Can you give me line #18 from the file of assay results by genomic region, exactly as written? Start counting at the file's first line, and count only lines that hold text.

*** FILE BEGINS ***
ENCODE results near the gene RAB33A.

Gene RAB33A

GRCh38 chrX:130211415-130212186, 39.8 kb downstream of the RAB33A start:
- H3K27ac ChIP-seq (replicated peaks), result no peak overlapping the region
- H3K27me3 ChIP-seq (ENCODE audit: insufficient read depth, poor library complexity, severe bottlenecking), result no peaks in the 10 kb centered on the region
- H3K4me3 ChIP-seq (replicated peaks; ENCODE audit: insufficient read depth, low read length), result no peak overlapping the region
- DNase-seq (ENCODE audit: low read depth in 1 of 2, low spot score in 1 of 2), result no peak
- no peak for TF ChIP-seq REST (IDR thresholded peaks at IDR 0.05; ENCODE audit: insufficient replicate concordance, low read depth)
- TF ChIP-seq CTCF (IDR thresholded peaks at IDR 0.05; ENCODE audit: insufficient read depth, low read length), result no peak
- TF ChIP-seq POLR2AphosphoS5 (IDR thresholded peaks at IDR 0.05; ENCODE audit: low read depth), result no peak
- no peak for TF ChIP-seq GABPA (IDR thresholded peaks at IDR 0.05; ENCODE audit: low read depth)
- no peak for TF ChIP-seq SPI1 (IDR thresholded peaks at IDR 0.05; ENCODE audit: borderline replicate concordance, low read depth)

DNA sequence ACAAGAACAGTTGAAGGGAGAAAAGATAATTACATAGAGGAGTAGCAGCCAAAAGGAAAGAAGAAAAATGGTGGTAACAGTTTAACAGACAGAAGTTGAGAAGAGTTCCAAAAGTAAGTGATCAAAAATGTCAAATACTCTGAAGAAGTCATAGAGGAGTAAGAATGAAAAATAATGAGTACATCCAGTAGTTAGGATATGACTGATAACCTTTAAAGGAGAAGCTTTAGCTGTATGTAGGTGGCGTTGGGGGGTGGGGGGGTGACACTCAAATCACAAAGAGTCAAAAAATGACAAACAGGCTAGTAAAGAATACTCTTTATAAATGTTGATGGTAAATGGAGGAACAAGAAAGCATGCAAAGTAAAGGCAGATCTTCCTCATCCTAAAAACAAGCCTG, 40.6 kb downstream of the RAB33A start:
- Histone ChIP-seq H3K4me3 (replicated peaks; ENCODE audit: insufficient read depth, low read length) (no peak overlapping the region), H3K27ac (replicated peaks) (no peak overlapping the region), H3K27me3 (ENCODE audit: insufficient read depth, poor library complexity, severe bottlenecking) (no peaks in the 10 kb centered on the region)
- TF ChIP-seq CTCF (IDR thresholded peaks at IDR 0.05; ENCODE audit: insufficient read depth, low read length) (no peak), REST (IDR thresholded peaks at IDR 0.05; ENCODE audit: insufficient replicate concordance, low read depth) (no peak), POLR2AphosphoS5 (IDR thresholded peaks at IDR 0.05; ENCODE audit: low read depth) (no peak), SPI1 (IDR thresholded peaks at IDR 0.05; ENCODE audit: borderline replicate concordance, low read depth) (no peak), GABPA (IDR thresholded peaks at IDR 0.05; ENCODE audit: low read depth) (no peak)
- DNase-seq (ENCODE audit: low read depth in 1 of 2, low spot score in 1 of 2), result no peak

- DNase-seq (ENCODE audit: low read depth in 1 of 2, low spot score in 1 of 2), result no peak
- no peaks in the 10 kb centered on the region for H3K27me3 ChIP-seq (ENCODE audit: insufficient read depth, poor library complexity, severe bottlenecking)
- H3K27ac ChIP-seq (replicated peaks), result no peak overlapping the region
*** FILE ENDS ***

- no peaks in the 10 kb centered on the region for H3K27me3 ChIP-seq (ENCODE audit: insufficient read depth, poor library complexity, severe bottlenecking)